Describe the difference between a Thread and a Process?
A process is essentially a program being executed – a set of instructions that will make use of different resources (I/O devices, CPU etc) in order to produce some output. In turn every process is made up of one or more threads, each handling a stream of instructions within the process.
At the simplest level a process will consist of one thread which is called the main thread of execution. The main difference to note is that whereas every process running on a system will have its own independent memory address space, threads will make use of the same (identical) address space used by the process. Moreover threads will also share the context (state information) of their parent process in addition to their own unique context. Although threads are attached to a particular process they are still independent from each other. And due to this independence threads, like different processes, can be run on different CPUs. Thus a performance gain can be noticed when using a multi-threaded application on a multi-processor system.
In conclusion it can be summarized that threads assist a process in carrying out its primary task, whereas processes (in most cases) are completely separate tasks. In order to illustrate this take for example your favourite email client. If the email client had been developed without using threads you would only be able to perform one task at a time. So for instance you wouldn’t be able to receive new email whilst writing a new email as execution is carried out in a sequential order.
What is a Windows Service and how does its lifecycle differ from a “standard” EXE?
A Windows Service is in itself an application. However such an application does not have any user interface and is executed as a background process which requires no user intervention whatsoever. As the names implies these applications offer essential services (such as Administrative Alerts and DNS Resolution) to other processes and thus require that they are constantly running.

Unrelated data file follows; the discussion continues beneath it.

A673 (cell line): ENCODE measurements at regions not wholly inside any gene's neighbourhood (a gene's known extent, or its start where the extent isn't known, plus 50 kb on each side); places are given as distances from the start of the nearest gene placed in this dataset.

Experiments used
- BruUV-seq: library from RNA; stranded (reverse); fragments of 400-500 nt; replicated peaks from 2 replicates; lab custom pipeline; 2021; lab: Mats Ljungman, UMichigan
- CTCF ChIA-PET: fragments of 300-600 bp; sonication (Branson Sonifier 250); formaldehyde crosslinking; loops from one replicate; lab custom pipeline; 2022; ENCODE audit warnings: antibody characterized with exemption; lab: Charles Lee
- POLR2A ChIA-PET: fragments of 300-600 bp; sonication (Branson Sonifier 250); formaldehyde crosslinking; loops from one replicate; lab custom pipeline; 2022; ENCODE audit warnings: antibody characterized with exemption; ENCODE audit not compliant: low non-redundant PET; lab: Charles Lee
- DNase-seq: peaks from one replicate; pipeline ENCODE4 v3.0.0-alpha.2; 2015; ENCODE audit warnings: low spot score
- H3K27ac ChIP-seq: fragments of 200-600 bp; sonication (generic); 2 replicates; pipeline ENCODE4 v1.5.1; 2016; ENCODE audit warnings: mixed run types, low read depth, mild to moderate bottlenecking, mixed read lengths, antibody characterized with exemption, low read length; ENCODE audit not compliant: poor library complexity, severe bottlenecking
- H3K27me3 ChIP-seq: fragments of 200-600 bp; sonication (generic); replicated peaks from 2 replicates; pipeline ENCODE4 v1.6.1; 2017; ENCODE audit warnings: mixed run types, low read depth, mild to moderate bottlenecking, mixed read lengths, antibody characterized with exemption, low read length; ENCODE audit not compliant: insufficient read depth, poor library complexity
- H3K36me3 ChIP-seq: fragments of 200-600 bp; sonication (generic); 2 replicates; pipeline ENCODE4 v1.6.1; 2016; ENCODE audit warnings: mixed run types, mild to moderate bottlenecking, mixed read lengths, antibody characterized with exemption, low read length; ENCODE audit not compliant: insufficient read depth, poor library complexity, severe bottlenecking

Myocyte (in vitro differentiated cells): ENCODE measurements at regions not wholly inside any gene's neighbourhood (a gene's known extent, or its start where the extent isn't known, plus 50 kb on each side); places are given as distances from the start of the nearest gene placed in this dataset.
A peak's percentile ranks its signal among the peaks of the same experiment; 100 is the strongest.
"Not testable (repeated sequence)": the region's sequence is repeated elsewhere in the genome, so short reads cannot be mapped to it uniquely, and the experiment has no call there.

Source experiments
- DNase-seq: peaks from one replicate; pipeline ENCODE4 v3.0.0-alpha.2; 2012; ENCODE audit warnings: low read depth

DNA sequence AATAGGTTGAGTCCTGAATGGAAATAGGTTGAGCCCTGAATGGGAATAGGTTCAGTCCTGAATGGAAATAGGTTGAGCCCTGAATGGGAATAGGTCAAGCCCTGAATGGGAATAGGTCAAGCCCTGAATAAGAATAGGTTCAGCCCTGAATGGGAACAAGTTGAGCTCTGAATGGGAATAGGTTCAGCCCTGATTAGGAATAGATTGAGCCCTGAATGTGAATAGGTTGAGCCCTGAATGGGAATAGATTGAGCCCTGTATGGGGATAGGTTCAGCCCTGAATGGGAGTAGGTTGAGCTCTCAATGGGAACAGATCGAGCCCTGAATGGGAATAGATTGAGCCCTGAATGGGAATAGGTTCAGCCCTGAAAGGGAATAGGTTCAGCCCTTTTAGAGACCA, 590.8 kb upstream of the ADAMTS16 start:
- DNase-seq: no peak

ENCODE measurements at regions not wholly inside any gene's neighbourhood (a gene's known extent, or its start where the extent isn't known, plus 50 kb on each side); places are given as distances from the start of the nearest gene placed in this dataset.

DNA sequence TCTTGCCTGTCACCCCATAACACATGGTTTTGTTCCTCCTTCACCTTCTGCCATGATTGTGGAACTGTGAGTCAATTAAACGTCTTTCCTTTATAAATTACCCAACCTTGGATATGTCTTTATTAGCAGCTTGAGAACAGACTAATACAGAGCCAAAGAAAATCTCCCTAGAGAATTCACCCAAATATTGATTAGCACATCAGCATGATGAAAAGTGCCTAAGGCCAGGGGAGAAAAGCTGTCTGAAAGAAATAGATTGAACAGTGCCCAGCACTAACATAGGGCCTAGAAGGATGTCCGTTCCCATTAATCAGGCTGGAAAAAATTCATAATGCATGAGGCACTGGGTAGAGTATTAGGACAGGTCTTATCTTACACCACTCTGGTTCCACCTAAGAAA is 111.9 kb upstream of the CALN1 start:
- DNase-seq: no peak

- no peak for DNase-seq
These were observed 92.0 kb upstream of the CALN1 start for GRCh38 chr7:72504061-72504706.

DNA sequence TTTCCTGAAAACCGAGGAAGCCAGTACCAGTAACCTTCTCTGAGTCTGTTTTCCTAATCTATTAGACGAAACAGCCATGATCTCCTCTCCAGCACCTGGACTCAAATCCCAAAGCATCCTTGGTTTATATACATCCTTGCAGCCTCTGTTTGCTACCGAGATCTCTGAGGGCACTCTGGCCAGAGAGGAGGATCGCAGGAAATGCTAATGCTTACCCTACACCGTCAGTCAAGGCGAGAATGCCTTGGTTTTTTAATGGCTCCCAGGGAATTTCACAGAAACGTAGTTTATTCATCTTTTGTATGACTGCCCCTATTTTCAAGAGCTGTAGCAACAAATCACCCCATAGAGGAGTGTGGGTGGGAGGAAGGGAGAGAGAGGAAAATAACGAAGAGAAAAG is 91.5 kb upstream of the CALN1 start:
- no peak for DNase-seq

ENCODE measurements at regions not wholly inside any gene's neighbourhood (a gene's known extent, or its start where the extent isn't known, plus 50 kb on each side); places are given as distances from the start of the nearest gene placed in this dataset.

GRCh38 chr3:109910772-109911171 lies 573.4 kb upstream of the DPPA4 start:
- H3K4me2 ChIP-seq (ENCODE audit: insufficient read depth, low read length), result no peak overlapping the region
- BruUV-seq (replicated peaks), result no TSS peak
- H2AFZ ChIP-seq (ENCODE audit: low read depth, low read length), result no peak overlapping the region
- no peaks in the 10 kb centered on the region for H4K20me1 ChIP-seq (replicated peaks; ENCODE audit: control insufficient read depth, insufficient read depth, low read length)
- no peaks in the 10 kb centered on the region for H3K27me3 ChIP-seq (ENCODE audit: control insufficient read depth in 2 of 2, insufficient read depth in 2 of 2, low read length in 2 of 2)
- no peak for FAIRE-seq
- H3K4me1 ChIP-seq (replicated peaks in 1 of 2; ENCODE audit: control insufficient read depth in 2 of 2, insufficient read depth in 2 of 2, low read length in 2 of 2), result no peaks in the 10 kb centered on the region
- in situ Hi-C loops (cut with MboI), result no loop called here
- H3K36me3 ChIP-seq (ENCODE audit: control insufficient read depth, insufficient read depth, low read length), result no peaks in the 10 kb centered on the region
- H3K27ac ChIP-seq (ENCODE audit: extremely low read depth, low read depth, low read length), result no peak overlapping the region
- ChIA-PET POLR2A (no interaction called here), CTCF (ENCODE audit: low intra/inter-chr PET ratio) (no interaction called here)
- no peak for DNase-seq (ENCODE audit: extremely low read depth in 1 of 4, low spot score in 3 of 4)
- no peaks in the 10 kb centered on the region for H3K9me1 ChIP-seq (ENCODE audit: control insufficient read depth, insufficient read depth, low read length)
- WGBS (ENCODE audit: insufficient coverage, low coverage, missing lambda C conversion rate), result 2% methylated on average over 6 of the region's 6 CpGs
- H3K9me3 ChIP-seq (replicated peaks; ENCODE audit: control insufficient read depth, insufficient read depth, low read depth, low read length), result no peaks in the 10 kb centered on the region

Windows Services exist throughout the time an operating system is running, thus their lifetime is equal to the lifetime of the OS. Once the OS is booted the services are automatically loaded and thus do not even require that a user is logged in. However, having said that Windows Services can still be started paused and stopped. This lifecycle is handled by the service manager which uses a messaging system to interact with the services’ process. It is also important to note that one process may provide many services; a Windows Service is not a one-to-one mapping to a process. For example svchost.exe offers various services such as the DHCP Client, HTTP SSL and Automatic Updates Services.
What is the maximum amount of memory any single process on Windows can address? Is this different than the maximum virtual memory for the system? How would this affect a system design?
Every process on a Windows system has access to a 4GB address space, the maximum virtual memory of the system, of which the top 2GB are reserved for use by Windows whilst the lower 2GB are available to the application. Since every process runs on the same system the top 2GB are identical for all the processes.
It is important to note that the above is true for 32-bit systems where the virtually memory manager uses 32-bit addressing. When 64-bit addressing is used a process can address 16 terabytes of memory with 8 terabytes reserved for the kernel and 8 terabytes for the application. (Note: in theory 64-bit systems should address 16 exabytes = 16,000 petabytes = 16,000,000 terabytes, however the 64-bit Windows implementation is limited to 16 terabytes)
This limitation must be taken in consideration for applications that will make use of more then 2GB (or 8 terabytes in 64-bit systems) of memory. In such cases it would be required that the application implements its own memory management techniques.
What is the difference between an EXE and a DLL?